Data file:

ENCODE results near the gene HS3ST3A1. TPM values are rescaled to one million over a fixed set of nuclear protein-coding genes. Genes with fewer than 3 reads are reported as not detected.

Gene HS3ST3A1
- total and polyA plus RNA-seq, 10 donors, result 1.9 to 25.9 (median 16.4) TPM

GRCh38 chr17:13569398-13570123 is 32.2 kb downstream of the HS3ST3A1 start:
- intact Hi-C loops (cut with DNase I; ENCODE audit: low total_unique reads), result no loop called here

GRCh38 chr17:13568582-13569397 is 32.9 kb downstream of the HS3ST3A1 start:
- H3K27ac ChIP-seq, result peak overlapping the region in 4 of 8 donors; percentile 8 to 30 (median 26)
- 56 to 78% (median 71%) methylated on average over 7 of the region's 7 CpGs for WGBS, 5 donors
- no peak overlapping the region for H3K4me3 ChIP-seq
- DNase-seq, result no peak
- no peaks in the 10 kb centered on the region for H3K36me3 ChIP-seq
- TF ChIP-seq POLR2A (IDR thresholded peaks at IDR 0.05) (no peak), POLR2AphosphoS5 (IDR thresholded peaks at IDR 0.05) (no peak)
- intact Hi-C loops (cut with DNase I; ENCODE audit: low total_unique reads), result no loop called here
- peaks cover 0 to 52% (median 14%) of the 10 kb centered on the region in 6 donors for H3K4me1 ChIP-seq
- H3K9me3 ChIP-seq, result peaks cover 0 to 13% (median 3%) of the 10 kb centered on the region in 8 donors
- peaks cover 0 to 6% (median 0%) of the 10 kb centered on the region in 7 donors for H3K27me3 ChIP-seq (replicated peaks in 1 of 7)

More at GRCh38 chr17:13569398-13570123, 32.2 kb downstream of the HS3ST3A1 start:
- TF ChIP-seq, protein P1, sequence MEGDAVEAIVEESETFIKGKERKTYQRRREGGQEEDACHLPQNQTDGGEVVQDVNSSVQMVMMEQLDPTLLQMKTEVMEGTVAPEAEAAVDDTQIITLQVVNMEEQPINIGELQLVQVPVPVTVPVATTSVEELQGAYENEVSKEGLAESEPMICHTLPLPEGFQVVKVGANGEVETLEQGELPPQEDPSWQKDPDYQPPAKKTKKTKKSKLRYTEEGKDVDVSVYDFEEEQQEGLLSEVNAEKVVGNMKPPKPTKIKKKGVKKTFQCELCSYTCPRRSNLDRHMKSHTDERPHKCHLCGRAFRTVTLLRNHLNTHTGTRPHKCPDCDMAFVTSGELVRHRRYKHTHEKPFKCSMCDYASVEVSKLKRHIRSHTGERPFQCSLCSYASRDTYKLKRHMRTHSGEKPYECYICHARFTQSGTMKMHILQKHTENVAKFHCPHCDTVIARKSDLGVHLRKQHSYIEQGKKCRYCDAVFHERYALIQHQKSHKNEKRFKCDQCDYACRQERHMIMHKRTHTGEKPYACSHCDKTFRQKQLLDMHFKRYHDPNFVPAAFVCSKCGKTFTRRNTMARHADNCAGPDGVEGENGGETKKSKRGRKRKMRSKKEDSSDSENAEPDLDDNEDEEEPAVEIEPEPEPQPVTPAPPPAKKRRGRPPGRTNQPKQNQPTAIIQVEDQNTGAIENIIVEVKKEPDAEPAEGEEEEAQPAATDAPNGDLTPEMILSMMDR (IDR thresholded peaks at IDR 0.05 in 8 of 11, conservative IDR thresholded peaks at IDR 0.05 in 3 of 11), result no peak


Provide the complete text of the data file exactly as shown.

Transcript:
ENCODE results near the gene HS3ST3A1. TPM values are rescaled to one million over a fixed set of nuclear protein-coding genes. Genes with fewer than 3 reads are reported as not detected.

Gene HS3ST3A1
- total and polyA plus RNA-seq, 10 donors, result 1.9 to 25.9 (median 16.4) TPM

GRCh38 chr17:13569398-13570123 is 32.2 kb downstream of the HS3ST3A1 start:
- intact Hi-C loops (cut with DNase I; ENCODE audit: low total_unique reads), result no loop called here

GRCh38 chr17:13568582-13569397 is 32.9 kb downstream of the HS3ST3A1 start:
- H3K27ac ChIP-seq, result peak overlapping the region in 4 of 8 donors; percentile 8 to 30 (median 26)
- 56 to 78% (median 71%) methylated on average over 7 of the region's 7 CpGs for WGBS, 5 donors
- no peak overlapping the region for H3K4me3 ChIP-seq
- DNase-seq, result no peak
- no peaks in the 10 kb centered on the region for H3K36me3 ChIP-seq
- TF ChIP-seq POLR2A (IDR thresholded peaks at IDR 0.05) (no peak), POLR2AphosphoS5 (IDR thresholded peaks at IDR 0.05) (no peak)
- intact Hi-C loops (cut with DNase I; ENCODE audit: low total_unique reads), result no loop called here
- peaks cover 0 to 52% (median 14%) of the 10 kb centered on the region in 6 donors for H3K4me1 ChIP-seq
- H3K9me3 ChIP-seq, result peaks cover 0 to 13% (median 3%) of the 10 kb centered on the region in 8 donors
- peaks cover 0 to 6% (median 0%) of the 10 kb centered on the region in 7 donors for H3K27me3 ChIP-seq (replicated peaks in 1 of 7)

More at GRCh38 chr17:13569398-13570123, 32.2 kb downstream of the HS3ST3A1 start:
- TF ChIP-seq, protein P1, sequence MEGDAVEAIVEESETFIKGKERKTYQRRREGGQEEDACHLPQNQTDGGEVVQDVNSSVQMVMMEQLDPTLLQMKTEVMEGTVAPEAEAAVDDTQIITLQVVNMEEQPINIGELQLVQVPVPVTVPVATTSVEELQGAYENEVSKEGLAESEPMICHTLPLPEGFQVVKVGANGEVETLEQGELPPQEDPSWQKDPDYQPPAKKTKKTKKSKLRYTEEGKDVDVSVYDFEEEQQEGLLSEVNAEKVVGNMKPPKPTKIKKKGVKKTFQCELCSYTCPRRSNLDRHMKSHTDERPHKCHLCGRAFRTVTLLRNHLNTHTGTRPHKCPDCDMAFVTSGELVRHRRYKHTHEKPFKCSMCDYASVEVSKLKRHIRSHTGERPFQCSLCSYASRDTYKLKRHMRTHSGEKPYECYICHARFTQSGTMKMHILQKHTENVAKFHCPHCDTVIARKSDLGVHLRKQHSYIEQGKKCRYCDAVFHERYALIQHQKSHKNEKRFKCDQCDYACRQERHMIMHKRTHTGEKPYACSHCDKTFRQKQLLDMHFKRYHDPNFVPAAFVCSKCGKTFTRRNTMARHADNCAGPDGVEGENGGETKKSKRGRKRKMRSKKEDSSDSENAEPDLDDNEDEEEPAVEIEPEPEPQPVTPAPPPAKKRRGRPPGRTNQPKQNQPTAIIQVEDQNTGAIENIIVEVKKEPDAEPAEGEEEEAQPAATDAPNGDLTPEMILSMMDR (IDR thresholded peaks at IDR 0.05 in 8 of 11, conservative IDR thresholded peaks at IDR 0.05 in 3 of 11), result no peak